At a volunteer training site near Times Square, Nemirovsky, 37, instructed three first-time volunteers with his own experience. Before heading to Rockefeller Plaza at midnight, he asked everyone in the group to do a mock survey with teammates.

Nemirovsky, who took part in the count for a second time, filled his backpack with hats, scarves, several pairs of gloves and dozens of pens. “Some pens are not working in the cold. I’ve seen that before. And do treat your pads as holy,” he told the volunteers.

Over the four hours of canvassing, the team followed the route provided along the streets and subway platforms. They stopped every person they met, no matter whether they were wearing a black tie or lying on the ground in a subway station . The group spoke to about 100 people and found about 10 that were homeless. They contributed the information of the assigned area to the city database.

The volunteer-strolling methodology to gather crucial information for federal funds, however, remains controversial to some homeless advocates because they think the city is likely to undercount the homeless people on the street on that specific night.

“The methods used by the city to try to estimate the number of homeless New Yorkers on the streets have long been flawed and inconsistent, and thus result in inaccurate results with questionable utility,” said Giselle Routhier, policy director for the Coalition for the Homeless, which has never engaged in the estimate. The non-profit thinks changeable conditions, for example the temperature, impact the tally of unsheltered homeless, which could adversely affect the funding for homeless alleviation received by the city.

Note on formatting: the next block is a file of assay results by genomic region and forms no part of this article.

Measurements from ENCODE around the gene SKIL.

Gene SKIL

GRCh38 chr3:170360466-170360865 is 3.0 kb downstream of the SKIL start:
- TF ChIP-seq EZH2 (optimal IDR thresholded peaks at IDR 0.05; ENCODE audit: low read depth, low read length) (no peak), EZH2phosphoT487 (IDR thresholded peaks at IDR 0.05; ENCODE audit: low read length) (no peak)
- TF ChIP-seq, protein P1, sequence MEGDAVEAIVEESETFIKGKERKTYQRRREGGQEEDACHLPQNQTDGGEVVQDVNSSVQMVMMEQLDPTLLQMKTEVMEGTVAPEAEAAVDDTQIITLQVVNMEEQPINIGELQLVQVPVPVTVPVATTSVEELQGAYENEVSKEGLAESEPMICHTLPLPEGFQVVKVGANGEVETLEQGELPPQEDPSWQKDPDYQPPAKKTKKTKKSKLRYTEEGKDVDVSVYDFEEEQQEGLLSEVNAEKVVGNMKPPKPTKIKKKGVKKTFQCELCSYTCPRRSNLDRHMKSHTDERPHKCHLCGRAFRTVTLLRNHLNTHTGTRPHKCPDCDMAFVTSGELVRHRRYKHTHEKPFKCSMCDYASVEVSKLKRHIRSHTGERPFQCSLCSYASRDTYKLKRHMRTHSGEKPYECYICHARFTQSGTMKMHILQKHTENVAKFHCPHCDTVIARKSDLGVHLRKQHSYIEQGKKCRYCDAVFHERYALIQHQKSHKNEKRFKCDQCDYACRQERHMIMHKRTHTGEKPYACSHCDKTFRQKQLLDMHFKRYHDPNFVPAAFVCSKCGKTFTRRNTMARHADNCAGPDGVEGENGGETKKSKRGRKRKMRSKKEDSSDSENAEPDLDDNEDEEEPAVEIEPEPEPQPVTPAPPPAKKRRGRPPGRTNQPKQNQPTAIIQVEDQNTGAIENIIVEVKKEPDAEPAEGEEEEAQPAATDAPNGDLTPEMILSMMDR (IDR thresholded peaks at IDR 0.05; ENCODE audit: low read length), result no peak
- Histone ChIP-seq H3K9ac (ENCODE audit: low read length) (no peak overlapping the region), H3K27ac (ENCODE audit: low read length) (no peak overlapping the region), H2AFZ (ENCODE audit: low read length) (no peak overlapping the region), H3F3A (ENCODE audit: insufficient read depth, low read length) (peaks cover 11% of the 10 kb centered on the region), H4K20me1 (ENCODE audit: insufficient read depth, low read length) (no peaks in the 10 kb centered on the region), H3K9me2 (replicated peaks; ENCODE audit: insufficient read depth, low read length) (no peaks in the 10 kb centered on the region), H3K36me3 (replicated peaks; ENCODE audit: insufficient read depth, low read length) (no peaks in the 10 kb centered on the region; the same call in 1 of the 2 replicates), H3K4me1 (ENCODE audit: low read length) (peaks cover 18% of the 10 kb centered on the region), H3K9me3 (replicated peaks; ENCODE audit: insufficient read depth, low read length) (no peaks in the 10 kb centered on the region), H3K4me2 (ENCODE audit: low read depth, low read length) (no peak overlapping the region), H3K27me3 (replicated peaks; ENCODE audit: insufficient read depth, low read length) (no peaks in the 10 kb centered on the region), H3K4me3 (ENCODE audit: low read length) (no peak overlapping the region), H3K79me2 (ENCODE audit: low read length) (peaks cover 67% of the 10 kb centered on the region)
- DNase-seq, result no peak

The Department of Homeless Services of New York City said they were using a reliable algorithm to tackle different weather conditions over the years. And the city department said they planted decoys in pairs throughout the city to ensure the accuracy of the volunteers’ work.

For some homeless non-profits cooperating with the government, the yearly count is not only a check of the government’s work but also an opportunity for public engagement.

“It’s an opportunity to increase the understanding of the group of people. It’s also a challenge for the volunteers to step out of the comfort zone,” said Brenda Rosen, the president of Breaking Ground, an organization that has assisted the city since the first estimate in 2005.

The volunteer team led by Nemirovsky in the 26-degree cold

At 3:43 a.m., Nemirovsky’s team members came back to the training site with runny noses and cold-numb hands, cheering and high-fiving each other. They were the last team of the site to come back. Waiting for them were five breakfast sandwiches and a group photo of achievement.

“I think I will go home without my toes and fingers,” said Lula Edmonds, 32, one of the first-time volunteers in the team. However, she said she would participate again in the count next year, though she said she would be a bit wiser about what she wore.  “I will put hand warmers or heating packs in my gloves next year.”